By Hillary Davis, Policy Associate
There’s no doubt that technology has changed the way our children learn. With computers, tablets, cell phones and the Internet, Rhode Island’s students are privy to more information – with more diverse voices – than ever before. It’s no wonder that schools are jumping at the chance to incorporate even more technology into the classroom and, often, to send that technology home with students. For the past two school years, Rhode Island’s school districts have supplied children with school-owned devices – usually Chromebook or MacBook laptops, and sometimes iPads. These devices can mean that students have apps and other specially-designed tools at their fingertips, including the ability to connect quickly and remotely with other students or their teacher. It can also mean wonderful things for children who otherwise don’t have access to technology at home.
But bringing the classroom into a family’s living room can also mean the line between home and school can be blurred or erased entirely. That’s where the ACLU gets concerned.
In addition to great potential for good use, today’s technology carries tremendous potential for misuse. In 2010, a Philadelphia school district was famously sued after webcams on their take-home laptops were used – without the child’s or parent’s consent – to remotely capture and store images of a number of students in their own homes. Despite nationwide outcry, many of the Rhode Island school technology policies reviewed by the ACLU of Rhode Island during the 2014-2015 school year expressly permit this exact practice. By stating that students have “no expectation of privacy” and that the devices can be searched at any time, including by remote access, Rhode Island’s schools require parents to sign away their privacy, with no meaningful ability for parents to opt-out of the technology program.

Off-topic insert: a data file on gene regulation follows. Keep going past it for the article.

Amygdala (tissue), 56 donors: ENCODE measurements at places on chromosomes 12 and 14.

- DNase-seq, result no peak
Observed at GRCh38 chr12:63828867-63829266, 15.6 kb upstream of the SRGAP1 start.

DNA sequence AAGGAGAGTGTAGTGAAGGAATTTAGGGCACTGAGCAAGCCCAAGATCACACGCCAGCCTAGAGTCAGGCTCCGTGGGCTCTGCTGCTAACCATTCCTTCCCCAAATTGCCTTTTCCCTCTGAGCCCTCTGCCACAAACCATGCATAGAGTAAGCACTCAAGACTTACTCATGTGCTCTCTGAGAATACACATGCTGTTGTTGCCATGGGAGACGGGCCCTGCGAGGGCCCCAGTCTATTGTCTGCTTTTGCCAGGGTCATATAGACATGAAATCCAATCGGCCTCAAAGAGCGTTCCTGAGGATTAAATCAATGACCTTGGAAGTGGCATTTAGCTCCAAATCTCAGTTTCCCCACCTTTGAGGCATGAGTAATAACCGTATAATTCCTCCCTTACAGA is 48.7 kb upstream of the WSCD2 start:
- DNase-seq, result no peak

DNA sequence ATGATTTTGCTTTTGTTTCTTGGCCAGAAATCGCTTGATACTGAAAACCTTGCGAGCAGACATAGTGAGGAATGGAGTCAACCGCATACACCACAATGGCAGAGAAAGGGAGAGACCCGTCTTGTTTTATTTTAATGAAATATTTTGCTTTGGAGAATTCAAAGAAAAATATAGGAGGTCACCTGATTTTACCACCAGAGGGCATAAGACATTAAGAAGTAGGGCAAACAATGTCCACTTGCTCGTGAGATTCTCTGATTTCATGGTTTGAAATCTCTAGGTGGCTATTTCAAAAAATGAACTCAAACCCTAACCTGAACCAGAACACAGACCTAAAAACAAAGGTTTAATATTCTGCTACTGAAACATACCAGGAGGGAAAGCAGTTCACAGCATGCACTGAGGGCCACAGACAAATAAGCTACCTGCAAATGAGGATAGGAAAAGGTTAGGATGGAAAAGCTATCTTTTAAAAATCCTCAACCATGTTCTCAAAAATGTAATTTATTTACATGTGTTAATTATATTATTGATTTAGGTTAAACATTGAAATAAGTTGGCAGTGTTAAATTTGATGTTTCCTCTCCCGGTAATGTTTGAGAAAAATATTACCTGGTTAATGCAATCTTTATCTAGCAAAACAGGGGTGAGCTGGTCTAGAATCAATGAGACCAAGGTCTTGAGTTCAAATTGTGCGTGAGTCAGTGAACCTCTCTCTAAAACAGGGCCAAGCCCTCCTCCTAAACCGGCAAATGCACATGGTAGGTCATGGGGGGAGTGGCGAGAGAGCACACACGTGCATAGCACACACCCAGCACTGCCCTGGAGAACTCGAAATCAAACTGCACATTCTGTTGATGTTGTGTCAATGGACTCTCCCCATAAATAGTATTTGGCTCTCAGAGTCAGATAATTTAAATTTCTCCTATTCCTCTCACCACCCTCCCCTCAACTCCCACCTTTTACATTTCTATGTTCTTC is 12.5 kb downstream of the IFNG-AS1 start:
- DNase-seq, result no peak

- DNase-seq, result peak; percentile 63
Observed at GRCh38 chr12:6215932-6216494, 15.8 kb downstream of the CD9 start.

Regardless of the school policy that devices are to be used for school work, it is highly likely that many students – most of whom have not yet been educated as to what an “expectation of privacy” even is – are going to use the laptops to some extent for personal use at home. This may include surfing the Web, logging in to social media, taking photos with the laptop camera, sending email, or a host of other benign behaviors. This activity may expose far more information about a student than can be found in their backpack or locker at school, and deserves protection. Yet, to date, no laws protect student privacy in regard to these devices. In fact, under many of these policies, students can get in trouble at school for the harmless Internet surfing they do at home. Because school officials can search the device at random and without any reason to believe a student has engaged in serious misbehavior, students (and their parents, if they pick up the device closest to them) can be held accountable for anything that appears in their browsing history that isn’t related to school work.
The ACLU is trying to change that. During the 2015 legislative session, we supported legislation that, among other things, would limit inspection of devices only to those situations in which the school or district has reason to believe the student has engaged in school-related misconduct, or that there are technical issues with the device. We can think of no other reason a school official would need such access. The legislation would also limit remote access unless the student initiates a video or audio chat, like Skype, for educational purposes, or there is an emergency involving a threat to life or safety. The bill died during the last legislative session, but in 2016 we’ll be there supporting it once again.
If you or your child have concerns about a school-owned device in your home, please contact the ACLU at 831-7171. Privacy and technology don’t have to be at odds; together, we can make sure that schools have the tools they need, and that those tools can’t be misused.